Oink Games are often wonderful. Deduction games like A Fake Artist Goes to New York and Insider. Push-your-luck games like Startups and Deep Sea Adventure. Scout has recently been nominated for the coveted Spiel des Jahres 2022 award, so it must be one of the best, right?
What Is Scout?
Scout is a 2-5 player game where you have been appointed leader of a circus. Your aim is to put together a show that beats your rivals. The game is played over a number of rounds equal to the number of players. This is done to ensure everyone has a chance of being the first player. Once all rounds are over, the person with the highest points total is declared winner.
Each player is dealt a hand of cards depending on the number of players. Once you have been dealt your cards, there is one very simple rule: under no circumstances are you allowed to rearrange your hand.
I cannot tell you how hard it is to fight the urge to put them in order.
Ideally, you are looking for groups or runs of numbers. If you don’t have a strong hand, you have the option of turning your hand upside down and using the other side of the cards instead. Again, being very careful not to shuffle or rearrange them. Once everyone has chosen their starting hand, the game can begin.
Scout Or Show?
In turn, players can play cards from their hand that supersede that of the active set in play. This is called a show. You can only play cards that are next to each other in your hand (hence not being allowed to shuffle and rearrange your cards). To determine which set of played cards is better, you first look at the number of cards played. If this is tied, you look at the type of set. Groups of numbers (for example three 2s) always beat runs (for example 4, 5 & 6). If this is also tied, you look at the numbers on the cards. The highest value cards reign supreme. If your show beats the active set, you take the cards and place them face down in front of you. The cards you’ve placed now become the active set, and the show to beat.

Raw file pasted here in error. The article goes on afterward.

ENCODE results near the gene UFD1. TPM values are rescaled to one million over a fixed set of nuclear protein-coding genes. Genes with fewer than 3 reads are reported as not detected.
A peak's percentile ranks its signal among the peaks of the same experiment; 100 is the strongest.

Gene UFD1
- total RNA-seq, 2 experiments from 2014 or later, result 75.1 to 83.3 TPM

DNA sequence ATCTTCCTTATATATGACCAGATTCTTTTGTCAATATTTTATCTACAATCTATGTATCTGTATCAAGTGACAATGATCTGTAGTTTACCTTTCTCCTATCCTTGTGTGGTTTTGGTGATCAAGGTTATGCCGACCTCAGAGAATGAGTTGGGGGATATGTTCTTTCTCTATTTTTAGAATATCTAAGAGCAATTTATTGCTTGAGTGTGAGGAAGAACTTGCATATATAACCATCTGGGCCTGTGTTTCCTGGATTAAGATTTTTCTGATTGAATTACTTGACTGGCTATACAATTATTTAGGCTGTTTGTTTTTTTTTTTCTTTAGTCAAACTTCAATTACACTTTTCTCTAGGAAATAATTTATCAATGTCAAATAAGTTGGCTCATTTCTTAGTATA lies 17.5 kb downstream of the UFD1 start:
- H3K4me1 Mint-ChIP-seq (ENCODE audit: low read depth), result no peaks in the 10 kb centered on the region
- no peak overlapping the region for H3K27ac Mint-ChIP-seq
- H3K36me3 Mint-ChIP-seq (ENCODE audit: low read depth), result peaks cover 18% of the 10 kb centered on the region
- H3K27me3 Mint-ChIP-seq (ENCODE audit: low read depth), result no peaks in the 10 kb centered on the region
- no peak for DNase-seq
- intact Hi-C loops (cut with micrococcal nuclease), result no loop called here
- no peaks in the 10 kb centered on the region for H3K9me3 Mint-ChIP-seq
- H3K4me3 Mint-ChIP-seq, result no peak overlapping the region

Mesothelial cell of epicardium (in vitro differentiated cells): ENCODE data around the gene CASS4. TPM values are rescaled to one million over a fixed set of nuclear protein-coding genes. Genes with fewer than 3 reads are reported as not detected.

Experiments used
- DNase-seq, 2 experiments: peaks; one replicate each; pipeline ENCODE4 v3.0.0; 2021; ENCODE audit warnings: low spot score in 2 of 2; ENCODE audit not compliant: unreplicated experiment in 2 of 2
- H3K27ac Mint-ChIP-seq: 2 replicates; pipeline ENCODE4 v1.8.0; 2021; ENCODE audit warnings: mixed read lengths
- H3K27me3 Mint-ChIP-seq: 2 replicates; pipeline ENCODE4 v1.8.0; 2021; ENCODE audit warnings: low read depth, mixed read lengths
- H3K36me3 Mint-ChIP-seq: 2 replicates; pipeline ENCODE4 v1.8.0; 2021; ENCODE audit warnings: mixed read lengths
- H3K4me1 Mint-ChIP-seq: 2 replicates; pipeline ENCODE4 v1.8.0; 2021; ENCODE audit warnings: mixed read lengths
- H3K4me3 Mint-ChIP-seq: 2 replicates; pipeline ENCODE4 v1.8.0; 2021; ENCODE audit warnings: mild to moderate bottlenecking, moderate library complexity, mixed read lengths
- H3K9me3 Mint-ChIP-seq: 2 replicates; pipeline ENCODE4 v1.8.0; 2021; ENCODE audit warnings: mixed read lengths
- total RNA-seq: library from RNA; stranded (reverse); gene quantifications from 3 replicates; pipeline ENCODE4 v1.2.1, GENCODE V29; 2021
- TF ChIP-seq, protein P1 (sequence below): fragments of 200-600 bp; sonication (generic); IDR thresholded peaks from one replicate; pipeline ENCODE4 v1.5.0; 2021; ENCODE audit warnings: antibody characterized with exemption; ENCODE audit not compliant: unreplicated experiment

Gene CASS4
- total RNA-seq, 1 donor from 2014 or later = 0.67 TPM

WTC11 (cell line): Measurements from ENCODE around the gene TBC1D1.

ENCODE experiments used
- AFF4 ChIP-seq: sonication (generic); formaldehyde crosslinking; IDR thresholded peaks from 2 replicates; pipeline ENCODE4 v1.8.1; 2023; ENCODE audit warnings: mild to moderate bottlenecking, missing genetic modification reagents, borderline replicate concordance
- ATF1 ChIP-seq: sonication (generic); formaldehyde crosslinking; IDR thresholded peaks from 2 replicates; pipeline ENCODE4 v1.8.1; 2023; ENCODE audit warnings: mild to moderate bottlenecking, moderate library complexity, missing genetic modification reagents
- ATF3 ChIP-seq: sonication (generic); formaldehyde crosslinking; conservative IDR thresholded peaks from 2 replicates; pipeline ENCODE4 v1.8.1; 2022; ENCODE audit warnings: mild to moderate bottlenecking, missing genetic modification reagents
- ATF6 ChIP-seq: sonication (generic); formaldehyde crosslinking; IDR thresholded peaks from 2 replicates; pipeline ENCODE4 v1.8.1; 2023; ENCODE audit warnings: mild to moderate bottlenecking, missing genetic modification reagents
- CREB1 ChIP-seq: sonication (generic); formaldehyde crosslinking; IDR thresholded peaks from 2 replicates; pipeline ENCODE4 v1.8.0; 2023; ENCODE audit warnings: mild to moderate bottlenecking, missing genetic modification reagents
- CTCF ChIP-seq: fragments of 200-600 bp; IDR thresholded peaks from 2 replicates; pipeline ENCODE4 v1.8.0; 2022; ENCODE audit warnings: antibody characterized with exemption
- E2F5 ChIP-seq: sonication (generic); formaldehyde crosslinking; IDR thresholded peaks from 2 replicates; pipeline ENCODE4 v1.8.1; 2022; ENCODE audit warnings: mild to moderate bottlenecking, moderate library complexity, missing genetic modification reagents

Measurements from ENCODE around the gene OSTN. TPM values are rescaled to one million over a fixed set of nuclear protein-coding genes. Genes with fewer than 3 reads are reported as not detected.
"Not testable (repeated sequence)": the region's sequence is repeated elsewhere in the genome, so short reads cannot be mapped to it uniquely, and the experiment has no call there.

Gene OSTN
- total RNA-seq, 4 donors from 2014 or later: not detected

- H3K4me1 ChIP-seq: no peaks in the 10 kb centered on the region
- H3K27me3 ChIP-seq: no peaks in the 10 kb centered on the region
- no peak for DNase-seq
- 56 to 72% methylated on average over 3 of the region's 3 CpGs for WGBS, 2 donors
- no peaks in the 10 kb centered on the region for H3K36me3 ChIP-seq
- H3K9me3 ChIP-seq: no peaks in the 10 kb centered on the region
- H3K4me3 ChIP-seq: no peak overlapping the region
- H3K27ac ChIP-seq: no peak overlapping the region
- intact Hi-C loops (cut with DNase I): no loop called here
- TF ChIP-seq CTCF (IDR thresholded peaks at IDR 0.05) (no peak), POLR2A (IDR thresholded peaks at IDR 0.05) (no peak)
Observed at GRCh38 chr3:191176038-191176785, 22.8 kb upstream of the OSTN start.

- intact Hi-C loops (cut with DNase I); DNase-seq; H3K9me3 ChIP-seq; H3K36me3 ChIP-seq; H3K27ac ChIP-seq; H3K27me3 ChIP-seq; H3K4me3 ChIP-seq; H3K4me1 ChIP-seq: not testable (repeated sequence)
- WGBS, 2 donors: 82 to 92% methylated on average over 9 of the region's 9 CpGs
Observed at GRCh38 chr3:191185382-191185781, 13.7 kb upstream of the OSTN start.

If you can’t beat the active set of cards or want to try and assemble a better “show”, you have another option: to scout. Scouting means that you pick one of the outside cards up from the current active set and add it to your hand. You can add the scouted card anywhere, so is a good way of plugging gaps or adding extra pizzazz to your show. If you do this, the player with the current active set takes a scout token from the middle of the table.
Scout & Show
Normally you can only scout or show on your turn, but there is one exception. In 3-5 player games, each player also starts with a scout and show token. This can only be played once a round. This allows you to scout a card from the active set and then immediately put on a show.
A round can end one of two ways, either a player showing all their cards, or by someone putting on such an extravagant show, the other players could only scout. You then add up your scout tokens and face down cards before subtracting the number of cards in your hand. If your show ended the round, you do not lose points for cards in your hand. After all rounds have been played, the person with the highest score is the winner.